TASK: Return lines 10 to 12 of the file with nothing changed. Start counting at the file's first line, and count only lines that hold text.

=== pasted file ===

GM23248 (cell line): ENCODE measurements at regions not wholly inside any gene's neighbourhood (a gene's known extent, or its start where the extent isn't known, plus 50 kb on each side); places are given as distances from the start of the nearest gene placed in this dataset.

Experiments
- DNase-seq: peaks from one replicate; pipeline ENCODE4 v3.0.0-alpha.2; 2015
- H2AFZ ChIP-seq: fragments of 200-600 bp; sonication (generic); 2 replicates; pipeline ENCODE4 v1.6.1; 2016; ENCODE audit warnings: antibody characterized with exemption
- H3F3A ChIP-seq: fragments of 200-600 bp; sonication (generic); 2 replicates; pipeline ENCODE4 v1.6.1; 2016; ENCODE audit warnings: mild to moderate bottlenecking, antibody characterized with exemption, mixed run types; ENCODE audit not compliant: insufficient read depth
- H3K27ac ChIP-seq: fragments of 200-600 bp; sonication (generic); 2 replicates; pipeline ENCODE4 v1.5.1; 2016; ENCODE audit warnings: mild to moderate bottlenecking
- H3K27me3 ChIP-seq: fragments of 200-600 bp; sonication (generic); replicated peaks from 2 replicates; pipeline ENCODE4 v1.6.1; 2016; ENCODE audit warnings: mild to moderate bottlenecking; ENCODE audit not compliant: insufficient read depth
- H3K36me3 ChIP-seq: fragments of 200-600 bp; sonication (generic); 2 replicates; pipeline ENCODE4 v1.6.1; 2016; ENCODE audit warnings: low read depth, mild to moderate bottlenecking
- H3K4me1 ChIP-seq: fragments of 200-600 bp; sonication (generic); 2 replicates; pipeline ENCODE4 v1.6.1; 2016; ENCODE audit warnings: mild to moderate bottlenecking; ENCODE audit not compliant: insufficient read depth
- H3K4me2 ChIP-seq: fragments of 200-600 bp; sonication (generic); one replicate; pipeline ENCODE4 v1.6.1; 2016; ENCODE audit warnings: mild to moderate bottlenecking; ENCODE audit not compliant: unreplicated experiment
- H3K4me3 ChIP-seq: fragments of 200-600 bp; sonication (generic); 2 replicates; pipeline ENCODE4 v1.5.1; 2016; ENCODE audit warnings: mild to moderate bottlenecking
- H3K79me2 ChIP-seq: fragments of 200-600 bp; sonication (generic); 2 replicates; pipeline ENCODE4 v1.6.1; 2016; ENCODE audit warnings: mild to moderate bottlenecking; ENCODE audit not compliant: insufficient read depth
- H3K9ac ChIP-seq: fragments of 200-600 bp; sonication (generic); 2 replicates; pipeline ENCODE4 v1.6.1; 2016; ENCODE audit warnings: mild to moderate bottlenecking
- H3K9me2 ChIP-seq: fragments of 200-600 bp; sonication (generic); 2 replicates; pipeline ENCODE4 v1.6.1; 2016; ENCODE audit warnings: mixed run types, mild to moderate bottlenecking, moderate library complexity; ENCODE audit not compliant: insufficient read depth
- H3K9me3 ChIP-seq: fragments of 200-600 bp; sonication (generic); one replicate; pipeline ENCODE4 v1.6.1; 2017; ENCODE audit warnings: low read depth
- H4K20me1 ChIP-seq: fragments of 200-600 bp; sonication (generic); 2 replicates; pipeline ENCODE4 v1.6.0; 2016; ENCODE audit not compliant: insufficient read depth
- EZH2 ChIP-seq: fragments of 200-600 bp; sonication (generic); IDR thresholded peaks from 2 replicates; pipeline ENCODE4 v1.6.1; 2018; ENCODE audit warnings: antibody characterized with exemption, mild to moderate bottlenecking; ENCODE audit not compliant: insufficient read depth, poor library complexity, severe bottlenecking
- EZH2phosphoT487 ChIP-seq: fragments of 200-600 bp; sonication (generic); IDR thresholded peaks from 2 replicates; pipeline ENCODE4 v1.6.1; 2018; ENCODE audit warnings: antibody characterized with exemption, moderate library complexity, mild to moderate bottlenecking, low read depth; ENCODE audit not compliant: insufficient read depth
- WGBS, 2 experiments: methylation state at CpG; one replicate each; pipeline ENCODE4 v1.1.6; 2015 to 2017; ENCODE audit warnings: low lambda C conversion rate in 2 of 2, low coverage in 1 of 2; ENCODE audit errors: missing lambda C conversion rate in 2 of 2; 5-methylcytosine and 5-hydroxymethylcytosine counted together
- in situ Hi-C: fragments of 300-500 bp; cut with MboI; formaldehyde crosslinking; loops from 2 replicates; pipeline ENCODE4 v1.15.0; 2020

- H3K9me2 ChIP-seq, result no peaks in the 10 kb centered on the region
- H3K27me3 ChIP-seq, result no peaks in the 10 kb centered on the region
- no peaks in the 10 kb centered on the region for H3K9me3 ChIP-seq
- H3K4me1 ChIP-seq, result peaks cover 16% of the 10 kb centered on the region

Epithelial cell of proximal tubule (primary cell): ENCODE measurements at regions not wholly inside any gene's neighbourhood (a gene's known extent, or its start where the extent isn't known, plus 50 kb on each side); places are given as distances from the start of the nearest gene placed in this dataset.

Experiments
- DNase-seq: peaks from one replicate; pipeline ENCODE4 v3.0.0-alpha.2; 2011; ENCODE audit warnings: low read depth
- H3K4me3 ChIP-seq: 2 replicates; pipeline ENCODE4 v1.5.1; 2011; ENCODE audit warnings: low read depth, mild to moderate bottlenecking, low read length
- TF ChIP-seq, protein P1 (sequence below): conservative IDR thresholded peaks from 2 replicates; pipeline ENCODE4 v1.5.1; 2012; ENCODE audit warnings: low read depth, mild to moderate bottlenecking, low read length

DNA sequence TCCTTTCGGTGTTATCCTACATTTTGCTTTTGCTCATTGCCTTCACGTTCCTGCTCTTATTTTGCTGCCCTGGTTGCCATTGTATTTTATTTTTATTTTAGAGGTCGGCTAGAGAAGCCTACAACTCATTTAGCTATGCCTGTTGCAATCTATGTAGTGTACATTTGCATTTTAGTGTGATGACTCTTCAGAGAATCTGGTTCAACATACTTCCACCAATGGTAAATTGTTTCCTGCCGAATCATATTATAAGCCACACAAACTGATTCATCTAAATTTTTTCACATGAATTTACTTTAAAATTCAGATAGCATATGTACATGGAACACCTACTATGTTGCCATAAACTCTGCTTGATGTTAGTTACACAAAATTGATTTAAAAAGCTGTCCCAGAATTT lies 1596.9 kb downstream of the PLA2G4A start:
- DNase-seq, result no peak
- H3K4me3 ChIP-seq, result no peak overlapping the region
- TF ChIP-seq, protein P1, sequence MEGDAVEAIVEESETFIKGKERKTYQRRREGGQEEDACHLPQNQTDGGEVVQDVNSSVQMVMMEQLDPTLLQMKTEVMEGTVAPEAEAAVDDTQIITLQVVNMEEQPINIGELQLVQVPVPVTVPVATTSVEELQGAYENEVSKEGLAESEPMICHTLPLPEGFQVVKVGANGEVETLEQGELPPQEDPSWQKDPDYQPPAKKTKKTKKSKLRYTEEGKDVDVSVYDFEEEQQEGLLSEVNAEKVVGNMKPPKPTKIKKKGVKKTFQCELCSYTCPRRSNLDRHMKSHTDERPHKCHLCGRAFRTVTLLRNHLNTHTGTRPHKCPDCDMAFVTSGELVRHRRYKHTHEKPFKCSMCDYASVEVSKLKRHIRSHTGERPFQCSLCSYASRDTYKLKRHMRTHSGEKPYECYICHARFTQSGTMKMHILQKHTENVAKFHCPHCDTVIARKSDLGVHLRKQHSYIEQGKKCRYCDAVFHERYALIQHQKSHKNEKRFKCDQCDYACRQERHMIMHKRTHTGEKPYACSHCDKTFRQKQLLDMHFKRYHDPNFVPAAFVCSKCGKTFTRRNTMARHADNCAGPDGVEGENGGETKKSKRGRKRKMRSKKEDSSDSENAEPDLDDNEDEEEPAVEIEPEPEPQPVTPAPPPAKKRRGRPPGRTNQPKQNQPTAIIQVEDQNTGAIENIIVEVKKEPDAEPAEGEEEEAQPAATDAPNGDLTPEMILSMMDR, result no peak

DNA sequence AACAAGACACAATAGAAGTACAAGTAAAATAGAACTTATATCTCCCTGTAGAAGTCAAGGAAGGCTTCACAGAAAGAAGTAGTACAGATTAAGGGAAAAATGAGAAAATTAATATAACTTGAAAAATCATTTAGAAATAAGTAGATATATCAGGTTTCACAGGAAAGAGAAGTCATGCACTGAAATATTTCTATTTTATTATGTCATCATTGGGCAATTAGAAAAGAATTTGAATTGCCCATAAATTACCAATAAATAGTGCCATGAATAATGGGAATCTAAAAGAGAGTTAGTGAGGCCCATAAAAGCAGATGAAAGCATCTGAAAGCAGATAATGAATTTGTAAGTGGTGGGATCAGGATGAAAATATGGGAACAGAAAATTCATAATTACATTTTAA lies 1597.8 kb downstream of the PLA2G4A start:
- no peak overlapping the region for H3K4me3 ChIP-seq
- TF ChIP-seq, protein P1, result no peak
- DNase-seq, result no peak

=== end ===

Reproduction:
- H3K4me2 ChIP-seq: fragments of 200-600 bp; sonication (generic); one replicate; pipeline ENCODE4 v1.6.1; 2016; ENCODE audit warnings: mild to moderate bottlenecking; ENCODE audit not compliant: unreplicated experiment
- H3K4me3 ChIP-seq: fragments of 200-600 bp; sonication (generic); 2 replicates; pipeline ENCODE4 v1.5.1; 2016; ENCODE audit warnings: mild to moderate bottlenecking
- H3K79me2 ChIP-seq: fragments of 200-600 bp; sonication (generic); 2 replicates; pipeline ENCODE4 v1.6.1; 2016; ENCODE audit warnings: mild to moderate bottlenecking; ENCODE audit not compliant: insufficient read depth